Invasion ecology

invasion_ecology

a. Behavior and invasion success. Four recent or ongoing PhD projects in my lab (Jenn Rehage, now an assistant professor at Florida Intl U; Lauren Pintor, now an assistant professor at Ohio State U; Val Brenneis, now an instructor at Portland State; Sean Fogarty, soon to be a NSF postdoc at Princeton U) examined species traits that underlie species interactions that help to explain invasion success and impacts of key invaders (mosquitofish, signal crayfish, and New Zealand mudsnails) on aquatic communities.  These studies highlight the importance of aggression, foraging and antipredator behavior and their influence on competition and predator-prey interactions, and the importance of dispersal behavior in invasion spread.  The work on invasive crayfish was funded by a competitive National Sea Grant with Lee Kats (Pepperdine U).  Beyond the publications noted earlier in the section on behavioral syndromes, other notable papers include: (Brenneis, Sih & de Rivera 2010, 2011; Pintor & Sih 2009, 2011; Rehage et al. 2005b; Sih et al. 2010b)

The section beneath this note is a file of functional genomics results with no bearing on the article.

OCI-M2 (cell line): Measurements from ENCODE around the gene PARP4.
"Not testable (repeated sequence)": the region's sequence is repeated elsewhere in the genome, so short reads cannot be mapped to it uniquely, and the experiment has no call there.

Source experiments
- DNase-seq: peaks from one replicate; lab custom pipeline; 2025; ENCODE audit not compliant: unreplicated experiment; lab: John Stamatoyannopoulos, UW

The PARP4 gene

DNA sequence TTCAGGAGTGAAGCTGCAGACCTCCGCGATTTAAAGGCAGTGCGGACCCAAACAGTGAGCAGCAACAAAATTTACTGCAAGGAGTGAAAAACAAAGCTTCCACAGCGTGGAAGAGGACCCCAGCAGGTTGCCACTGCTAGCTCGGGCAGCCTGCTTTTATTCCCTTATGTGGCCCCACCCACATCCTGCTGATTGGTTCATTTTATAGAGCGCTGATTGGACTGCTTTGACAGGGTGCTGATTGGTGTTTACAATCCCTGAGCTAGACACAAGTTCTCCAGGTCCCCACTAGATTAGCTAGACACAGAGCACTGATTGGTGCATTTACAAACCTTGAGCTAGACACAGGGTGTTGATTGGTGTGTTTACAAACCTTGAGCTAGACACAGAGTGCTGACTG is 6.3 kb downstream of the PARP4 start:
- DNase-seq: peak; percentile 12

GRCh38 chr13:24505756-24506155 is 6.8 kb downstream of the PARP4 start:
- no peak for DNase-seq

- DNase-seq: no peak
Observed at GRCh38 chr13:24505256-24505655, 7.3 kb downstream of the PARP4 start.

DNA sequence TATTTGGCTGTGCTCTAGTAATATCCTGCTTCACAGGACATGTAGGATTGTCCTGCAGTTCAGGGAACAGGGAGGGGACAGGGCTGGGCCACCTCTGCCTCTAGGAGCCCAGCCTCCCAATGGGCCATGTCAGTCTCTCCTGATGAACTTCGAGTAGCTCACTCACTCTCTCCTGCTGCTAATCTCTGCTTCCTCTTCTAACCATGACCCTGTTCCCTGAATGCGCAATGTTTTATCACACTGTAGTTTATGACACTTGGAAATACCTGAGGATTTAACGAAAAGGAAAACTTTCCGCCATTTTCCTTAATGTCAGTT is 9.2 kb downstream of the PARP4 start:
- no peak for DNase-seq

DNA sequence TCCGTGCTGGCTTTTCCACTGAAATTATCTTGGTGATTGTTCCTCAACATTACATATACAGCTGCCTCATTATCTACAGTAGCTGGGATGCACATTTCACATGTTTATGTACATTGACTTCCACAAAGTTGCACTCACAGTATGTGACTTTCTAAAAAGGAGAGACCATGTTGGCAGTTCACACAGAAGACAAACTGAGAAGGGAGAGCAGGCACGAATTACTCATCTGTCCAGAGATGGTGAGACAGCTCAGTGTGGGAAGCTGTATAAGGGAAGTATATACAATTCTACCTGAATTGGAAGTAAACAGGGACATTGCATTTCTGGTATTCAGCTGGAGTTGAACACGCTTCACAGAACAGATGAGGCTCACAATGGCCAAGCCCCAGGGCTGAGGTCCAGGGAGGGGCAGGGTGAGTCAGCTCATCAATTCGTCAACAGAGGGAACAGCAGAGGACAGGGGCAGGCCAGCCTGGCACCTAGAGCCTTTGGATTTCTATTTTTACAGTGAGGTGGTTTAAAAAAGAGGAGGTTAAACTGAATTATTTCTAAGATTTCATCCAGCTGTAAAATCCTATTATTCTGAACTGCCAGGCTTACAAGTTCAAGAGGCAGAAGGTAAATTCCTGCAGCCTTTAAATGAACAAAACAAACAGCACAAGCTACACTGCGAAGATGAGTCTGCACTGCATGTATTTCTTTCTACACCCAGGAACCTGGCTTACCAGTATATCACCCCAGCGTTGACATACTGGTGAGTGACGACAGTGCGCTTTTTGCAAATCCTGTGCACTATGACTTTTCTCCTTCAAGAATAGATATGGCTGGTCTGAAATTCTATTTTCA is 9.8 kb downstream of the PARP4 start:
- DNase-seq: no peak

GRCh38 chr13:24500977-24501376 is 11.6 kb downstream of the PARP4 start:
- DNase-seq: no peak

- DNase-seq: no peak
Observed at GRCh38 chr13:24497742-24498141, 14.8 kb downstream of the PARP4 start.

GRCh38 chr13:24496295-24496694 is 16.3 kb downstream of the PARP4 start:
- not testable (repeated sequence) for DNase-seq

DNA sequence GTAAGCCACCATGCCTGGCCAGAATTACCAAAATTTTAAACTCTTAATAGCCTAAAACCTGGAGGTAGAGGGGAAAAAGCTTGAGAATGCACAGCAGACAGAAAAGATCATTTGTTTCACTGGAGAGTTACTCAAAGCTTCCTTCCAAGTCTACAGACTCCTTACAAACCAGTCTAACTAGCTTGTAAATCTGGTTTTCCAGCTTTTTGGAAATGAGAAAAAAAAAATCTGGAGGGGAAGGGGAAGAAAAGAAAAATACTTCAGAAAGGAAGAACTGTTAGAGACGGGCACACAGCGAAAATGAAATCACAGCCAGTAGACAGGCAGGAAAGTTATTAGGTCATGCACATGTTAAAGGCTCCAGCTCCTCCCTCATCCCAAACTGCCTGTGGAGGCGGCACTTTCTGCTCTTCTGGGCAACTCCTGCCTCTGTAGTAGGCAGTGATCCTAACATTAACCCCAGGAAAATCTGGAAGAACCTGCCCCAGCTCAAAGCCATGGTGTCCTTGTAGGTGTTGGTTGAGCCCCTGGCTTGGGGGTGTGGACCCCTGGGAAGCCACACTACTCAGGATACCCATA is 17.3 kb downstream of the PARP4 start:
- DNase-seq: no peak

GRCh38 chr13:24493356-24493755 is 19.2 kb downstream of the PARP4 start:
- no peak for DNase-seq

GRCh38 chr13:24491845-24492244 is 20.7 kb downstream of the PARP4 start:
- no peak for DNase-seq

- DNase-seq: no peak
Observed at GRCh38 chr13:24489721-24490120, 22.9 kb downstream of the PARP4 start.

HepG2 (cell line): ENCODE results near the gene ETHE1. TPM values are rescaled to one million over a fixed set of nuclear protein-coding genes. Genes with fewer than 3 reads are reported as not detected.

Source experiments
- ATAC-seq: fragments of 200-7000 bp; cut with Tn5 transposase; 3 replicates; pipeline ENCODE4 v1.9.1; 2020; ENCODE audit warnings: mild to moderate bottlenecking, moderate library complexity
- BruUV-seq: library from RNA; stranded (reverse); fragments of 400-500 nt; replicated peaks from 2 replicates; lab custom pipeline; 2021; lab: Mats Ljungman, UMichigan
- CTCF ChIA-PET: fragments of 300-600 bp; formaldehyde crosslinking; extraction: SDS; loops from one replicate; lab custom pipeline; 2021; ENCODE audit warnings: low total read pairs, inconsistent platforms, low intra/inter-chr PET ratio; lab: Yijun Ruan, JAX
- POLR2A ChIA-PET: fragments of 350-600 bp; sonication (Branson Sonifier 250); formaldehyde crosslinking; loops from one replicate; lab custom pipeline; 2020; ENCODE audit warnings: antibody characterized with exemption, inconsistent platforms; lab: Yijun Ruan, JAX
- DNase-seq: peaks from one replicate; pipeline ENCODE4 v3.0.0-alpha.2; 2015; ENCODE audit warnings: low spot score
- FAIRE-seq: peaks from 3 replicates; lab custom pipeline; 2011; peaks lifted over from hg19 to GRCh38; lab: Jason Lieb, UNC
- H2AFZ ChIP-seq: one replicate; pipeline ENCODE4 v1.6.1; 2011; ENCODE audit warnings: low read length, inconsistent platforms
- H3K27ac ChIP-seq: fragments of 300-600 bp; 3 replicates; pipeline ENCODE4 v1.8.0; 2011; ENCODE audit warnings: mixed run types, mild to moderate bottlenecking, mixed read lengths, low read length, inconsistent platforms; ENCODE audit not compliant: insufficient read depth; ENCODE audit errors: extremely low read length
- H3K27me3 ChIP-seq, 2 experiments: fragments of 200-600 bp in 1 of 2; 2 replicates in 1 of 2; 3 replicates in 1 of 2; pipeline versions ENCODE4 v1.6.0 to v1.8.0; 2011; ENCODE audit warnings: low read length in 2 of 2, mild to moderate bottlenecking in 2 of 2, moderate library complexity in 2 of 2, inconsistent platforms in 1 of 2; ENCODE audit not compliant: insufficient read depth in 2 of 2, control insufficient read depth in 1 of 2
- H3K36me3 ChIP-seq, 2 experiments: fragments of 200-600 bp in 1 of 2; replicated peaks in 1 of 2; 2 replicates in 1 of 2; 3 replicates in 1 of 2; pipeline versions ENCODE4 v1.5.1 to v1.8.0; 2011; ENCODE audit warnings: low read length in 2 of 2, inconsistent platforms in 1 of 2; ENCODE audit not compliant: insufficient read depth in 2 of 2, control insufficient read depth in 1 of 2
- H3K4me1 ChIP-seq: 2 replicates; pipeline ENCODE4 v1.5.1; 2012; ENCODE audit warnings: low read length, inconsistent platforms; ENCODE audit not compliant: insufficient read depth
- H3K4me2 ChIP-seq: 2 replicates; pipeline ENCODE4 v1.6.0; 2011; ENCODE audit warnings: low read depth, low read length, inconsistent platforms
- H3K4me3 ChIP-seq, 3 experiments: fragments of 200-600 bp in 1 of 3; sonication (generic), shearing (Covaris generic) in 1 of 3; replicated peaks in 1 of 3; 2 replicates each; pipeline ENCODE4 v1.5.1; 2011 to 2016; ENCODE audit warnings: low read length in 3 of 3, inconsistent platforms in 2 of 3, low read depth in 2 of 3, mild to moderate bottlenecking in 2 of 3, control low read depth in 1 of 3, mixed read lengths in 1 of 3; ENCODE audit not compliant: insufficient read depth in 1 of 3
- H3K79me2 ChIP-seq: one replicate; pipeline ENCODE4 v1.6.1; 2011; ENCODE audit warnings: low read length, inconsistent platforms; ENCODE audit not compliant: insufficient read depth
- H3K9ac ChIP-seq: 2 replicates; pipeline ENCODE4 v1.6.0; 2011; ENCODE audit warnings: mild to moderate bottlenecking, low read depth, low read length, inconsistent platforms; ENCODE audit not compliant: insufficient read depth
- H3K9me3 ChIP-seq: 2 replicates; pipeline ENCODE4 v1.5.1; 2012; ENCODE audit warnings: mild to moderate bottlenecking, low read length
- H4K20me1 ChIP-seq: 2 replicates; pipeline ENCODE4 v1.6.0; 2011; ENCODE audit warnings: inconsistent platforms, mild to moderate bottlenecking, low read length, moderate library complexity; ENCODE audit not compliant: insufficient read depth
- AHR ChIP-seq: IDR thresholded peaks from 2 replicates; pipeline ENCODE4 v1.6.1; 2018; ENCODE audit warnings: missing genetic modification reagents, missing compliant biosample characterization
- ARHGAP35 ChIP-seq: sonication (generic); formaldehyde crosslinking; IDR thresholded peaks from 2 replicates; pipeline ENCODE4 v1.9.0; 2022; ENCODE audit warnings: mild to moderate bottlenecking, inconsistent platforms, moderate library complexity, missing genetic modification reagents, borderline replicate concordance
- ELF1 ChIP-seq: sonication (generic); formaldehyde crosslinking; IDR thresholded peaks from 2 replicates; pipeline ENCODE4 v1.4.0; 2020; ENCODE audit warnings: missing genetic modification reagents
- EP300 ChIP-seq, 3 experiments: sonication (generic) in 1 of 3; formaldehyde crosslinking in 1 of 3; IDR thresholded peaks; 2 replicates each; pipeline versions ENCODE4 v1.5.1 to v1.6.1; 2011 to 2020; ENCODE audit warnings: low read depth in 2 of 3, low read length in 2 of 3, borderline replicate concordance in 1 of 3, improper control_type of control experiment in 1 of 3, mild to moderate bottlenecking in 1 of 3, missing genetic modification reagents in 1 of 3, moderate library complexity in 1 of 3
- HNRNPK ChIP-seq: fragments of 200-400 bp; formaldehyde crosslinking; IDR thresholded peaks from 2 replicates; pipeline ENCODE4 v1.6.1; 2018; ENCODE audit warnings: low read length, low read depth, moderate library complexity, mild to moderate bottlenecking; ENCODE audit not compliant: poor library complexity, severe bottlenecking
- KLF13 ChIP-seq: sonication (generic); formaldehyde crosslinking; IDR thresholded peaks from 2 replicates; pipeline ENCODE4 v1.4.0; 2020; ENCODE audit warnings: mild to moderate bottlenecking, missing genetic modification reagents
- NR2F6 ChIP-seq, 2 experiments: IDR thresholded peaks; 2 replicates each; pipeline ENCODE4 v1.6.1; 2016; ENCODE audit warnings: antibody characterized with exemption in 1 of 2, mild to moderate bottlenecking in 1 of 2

b. Most recently, my lab garnered major grants from the Department of Water Resources and the Bureau of Reclamationto do repeated, large-scale field surveys at 33 sites spread over much of the Sacramento Delta, along with mesocosm experiments and behavioral studies to examine effects of an invasive waterweed (Egeria densa) on the recent, explosive increase in exotic, shallow-water, predatory largemouth bass, and impacts of these bass on the overall aquatic community including both exotic species and threatened or endangered native taxa.  This project represents a significant expansion of my research program from smaller-scale, experimental studies focusing on behavior and species interactions in small streams and ponds, to a much larger applied project on predator-prey interactions on a landscape scale.  The first paper associated with this project was a collaborative, sophisticated, multivariate time series analysis of food web interactions in the SF estuary-Sacramento delta (Mac Nally et al. 2010).  Several additional papers now in preparation use sophisticated statistical modeling to examine biotic and abiotic factors that explain variation (over space and time) in the diets, growth, demography and abundance of largemouth bass, as well as variation in the overall fish communities. This work is led by a former postdoc, Louise Conrad (now a chief scientist at the DWR), and involves 2 graduate students (Dave Harris, Kelly Weinersmith), and 3 technicians who have all moved on to be graduate students (Matt Young, Andrew Bibian, Denise De Carion), along with collaborations with Peter Moyle’s lab, and several agency scientists.

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